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  1. #1
    Join Date
    Mar 2007
    New Mexico

    Default Attic framing clerance

    This isn't about a specific house, but in general. I know we all see the framing tight up against the block in the attic space. I can probably count on my two hands the number of times I've actually seen it spaced away the 2" that it is supposed to be.

    I have two questions.

    1: Is this something that came about later in the building codes, or has it been around since the 60's? It's just every house in my area has the same thing. None of them are spaced away from the block.

    2: Is the purpose to keep the heat from extending through the block and igniting the framing?

    I've never seen the framing charred or signs of overheating, but I guess it could happen in a chimney fire.

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    Jim Robinson
    New Mexico, USA

  2. #2
    Join Date
    Mar 2007
    Santa Rosa, CA

    Default Re: Attic framing clerance


    I would guess yes to both, but I could not say for sure. I also see wood framing touching the masonry chimney. I have touched masonry chimneys in the attic while a fire is burning and it is noticeably warm, but not to the point of ignition.

    Department of Redundancy Department

  3. #3
    Join Date
    Mar 2007
    Near Philly, Pa.

    Exclamation Re: Attic framing clerance

    The 1" clearance to combustibles has been traced back to 1927 with the Uniform Building Code, which also required chimney liners.

    The air space performs several critical functions. In the event of a "chimney fire", meaning burning creosote in the flue, there can be around 2,000F generated. As the masonry absorbs this massive heat, it is conducted through the masonry walls until it reaches a thermal break such as an airspace. If it is in contact with another material, heat will be conducted to that material. If it is a combustible such as wood, pyrolysis will begin, which is a chemical breakdown of the wood thereby lowering its ignition temperature.

    When masonry gets hot, it expands. Circumferentially, this is referred to as 'hoop stress', which tends to push out. If there is framing tight to the chimney, this resists this outward expansion greatly increasing the stresses in the chimney. The result can be catastrophic interior damage. Even unchecked, hoop stress often results in flue tiles ripping themselves apart. That's on reason for the required airspace around flue tiles. Room for expansion.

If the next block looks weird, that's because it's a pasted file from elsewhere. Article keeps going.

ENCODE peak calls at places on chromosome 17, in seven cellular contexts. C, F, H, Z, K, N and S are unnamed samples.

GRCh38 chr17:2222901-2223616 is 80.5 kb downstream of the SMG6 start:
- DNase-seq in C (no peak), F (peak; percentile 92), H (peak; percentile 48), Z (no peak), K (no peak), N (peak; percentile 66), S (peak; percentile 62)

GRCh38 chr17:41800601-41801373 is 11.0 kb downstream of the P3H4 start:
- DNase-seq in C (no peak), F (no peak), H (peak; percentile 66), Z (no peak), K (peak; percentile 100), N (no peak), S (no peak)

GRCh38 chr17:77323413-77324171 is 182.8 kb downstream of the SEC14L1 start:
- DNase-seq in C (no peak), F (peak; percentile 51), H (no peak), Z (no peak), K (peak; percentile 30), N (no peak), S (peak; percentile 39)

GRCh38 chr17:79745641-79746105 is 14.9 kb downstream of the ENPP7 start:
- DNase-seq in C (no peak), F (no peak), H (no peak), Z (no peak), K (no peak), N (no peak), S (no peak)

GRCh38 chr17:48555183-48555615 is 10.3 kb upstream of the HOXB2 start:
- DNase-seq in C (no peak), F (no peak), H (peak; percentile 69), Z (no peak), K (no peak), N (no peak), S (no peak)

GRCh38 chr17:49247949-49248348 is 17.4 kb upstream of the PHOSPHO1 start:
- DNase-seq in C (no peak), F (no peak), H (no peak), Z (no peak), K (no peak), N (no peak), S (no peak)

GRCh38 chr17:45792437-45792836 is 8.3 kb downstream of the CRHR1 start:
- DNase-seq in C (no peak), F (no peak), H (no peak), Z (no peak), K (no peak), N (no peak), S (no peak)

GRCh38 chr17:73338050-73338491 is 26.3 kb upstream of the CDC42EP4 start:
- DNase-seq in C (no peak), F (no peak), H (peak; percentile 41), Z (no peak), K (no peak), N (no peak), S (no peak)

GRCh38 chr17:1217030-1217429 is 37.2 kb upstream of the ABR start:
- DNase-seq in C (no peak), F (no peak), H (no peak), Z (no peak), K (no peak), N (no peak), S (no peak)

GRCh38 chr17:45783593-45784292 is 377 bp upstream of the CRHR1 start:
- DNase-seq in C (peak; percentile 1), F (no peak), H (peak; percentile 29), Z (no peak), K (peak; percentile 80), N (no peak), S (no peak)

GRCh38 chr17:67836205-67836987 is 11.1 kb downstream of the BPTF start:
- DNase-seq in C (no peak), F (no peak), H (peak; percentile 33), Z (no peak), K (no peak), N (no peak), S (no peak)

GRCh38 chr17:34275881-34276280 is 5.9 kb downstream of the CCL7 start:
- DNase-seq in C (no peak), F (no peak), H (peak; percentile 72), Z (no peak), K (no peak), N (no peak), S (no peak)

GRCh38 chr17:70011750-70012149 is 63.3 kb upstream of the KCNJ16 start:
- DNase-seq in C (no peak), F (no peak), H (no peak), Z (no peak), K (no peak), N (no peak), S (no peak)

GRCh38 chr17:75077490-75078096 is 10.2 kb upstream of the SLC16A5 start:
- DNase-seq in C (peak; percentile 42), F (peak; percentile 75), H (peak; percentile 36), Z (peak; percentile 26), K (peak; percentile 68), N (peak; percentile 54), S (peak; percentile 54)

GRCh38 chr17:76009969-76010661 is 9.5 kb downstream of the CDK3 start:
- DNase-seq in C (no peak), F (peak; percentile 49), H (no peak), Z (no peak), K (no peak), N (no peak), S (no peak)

If there is an airspace, there is some cooling of the outer surface of the chimney as opposed to insulating it with direct contact. We want to dissapate heat.

    The gap supposedly allows for inspection of the masonry, too. You do not want to see offsets at framing as heat tends to concentrate at offsets.

    The required firestop must be of low mass materials. Otherwise, it will conduct heat to the surrounding combustibles. Sheetmetal or cementitious backer board are the intended materials but even these have to be caulked to form an 'effective barrier' and are not bulletproof. No insulation up against the chimney, esp. urethane foams. The problem with insulation is, it works. Instead of cooling the chimney surface, it keeps it warmer along with the surrounding combustibles.

    Energy raters with blower doors will often point to air bypasses around chimneys and try to seal and insulate them as hugh thermal holes in the envelope. The best you can do is to caulk the firestopping and construct an attic insulation shield around the chimney where it approximates the framing but attic shields must breathe.

    This is a critical area of inspection and it is one of the areas most often where things were done wrong and a common point of ignition.

    Keep the fire in the fireplace.


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